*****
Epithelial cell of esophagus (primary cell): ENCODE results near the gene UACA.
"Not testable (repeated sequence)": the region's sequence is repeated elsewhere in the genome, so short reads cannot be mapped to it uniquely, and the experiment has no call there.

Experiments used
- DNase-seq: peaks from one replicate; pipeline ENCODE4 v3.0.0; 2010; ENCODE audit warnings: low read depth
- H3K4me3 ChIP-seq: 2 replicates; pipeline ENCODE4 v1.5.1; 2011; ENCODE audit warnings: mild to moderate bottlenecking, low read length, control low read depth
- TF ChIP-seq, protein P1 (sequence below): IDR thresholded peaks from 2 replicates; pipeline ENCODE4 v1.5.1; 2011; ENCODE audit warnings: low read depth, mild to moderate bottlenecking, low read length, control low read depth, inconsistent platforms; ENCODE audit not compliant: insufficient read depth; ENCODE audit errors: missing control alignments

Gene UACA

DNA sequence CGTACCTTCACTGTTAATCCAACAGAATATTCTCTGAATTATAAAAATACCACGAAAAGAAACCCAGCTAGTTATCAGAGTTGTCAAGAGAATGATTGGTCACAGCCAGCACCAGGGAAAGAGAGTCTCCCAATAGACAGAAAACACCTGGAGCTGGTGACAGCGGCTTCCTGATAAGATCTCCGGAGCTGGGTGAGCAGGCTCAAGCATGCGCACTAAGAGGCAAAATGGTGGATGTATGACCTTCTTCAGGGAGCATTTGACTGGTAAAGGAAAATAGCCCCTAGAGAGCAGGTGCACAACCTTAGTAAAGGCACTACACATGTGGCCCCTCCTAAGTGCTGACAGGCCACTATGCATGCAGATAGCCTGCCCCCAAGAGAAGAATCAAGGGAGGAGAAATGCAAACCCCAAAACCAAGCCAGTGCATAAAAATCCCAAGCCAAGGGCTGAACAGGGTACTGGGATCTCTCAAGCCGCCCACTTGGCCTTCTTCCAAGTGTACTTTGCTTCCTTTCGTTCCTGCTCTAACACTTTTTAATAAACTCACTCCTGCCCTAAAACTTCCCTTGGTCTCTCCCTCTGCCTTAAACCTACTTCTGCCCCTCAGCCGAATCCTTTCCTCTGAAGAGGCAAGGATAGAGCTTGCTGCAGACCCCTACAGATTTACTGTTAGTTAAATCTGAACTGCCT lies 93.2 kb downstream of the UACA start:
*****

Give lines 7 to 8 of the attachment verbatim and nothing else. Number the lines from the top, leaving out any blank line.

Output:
Gene UACA

DNA sequence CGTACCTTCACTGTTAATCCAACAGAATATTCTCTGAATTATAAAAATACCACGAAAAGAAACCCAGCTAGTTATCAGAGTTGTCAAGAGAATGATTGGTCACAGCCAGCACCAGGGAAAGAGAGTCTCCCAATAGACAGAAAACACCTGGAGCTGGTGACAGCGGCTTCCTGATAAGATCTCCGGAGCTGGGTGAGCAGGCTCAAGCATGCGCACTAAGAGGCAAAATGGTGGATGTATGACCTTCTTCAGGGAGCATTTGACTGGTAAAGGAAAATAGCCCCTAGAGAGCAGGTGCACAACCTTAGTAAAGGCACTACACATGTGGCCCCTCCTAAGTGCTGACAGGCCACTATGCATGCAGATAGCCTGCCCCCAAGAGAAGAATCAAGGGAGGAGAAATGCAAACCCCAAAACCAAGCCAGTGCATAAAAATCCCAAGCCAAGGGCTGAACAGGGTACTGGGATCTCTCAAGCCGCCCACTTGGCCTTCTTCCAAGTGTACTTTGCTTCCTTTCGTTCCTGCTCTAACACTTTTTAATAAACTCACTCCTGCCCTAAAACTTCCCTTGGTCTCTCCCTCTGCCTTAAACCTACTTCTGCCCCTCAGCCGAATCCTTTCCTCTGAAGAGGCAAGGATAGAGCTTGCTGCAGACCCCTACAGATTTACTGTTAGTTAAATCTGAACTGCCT lies 93.2 kb downstream of the UACA start: